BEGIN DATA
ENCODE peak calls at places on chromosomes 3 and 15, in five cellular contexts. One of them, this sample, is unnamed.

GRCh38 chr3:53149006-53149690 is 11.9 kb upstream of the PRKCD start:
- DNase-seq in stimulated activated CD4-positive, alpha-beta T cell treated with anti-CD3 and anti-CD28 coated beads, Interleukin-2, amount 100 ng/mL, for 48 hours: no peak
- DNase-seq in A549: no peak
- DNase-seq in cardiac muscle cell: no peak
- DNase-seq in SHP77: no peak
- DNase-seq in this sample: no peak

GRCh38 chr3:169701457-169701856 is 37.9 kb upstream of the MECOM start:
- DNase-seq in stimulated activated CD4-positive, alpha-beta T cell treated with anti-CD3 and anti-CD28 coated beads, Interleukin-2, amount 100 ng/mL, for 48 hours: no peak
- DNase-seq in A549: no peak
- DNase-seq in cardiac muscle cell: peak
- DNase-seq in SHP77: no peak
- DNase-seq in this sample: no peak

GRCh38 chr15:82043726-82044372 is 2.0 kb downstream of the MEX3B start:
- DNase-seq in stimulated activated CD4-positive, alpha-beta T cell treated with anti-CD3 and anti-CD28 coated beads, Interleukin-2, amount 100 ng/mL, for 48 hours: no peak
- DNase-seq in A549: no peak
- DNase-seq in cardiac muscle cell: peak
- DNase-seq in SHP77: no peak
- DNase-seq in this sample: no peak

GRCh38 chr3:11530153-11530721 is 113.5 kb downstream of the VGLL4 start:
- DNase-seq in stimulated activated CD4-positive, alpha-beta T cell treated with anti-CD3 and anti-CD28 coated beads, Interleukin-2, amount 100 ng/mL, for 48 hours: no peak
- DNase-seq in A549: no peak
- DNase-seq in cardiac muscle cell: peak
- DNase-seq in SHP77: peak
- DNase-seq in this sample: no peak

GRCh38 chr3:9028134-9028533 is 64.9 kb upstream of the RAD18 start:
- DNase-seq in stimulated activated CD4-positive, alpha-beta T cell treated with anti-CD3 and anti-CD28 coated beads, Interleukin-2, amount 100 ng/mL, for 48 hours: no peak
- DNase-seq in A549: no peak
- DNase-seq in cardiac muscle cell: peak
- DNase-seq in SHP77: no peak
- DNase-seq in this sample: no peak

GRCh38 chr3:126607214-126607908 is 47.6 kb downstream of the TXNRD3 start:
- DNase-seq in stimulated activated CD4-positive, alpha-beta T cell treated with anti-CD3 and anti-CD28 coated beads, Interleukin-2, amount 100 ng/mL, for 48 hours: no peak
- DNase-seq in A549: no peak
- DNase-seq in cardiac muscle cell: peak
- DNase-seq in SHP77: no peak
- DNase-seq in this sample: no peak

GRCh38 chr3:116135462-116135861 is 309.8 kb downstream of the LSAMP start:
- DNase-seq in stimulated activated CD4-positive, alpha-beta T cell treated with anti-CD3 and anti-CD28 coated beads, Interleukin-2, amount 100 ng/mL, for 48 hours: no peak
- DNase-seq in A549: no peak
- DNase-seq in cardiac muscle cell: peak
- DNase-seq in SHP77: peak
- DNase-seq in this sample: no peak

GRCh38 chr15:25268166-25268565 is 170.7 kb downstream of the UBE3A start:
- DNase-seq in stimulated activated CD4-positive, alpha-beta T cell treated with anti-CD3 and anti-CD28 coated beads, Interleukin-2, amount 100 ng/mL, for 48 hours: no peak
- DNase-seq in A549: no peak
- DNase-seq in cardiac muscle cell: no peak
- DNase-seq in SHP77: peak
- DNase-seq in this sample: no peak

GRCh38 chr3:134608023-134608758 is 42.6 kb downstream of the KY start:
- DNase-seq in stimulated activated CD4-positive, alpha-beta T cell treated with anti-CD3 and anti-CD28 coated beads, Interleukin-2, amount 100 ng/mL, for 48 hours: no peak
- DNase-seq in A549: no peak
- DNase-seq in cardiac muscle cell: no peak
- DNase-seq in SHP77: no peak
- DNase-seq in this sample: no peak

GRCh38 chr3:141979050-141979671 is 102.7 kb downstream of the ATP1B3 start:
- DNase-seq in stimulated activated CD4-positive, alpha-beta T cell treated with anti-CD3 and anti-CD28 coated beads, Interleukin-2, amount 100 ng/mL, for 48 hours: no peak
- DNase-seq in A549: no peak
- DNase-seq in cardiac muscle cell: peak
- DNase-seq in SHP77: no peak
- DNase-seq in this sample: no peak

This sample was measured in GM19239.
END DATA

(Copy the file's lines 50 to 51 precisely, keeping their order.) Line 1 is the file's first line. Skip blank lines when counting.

GRCh38 chr3:134608023-134608758 is 42.6 kb downstream of the KY start:
- DNase-seq in stimulated activated CD4-positive, alpha-beta T cell treated with anti-CD3 and anti-CD28 coated beads, Interleukin-2, amount 100 ng/mL, for 48 hours: no peak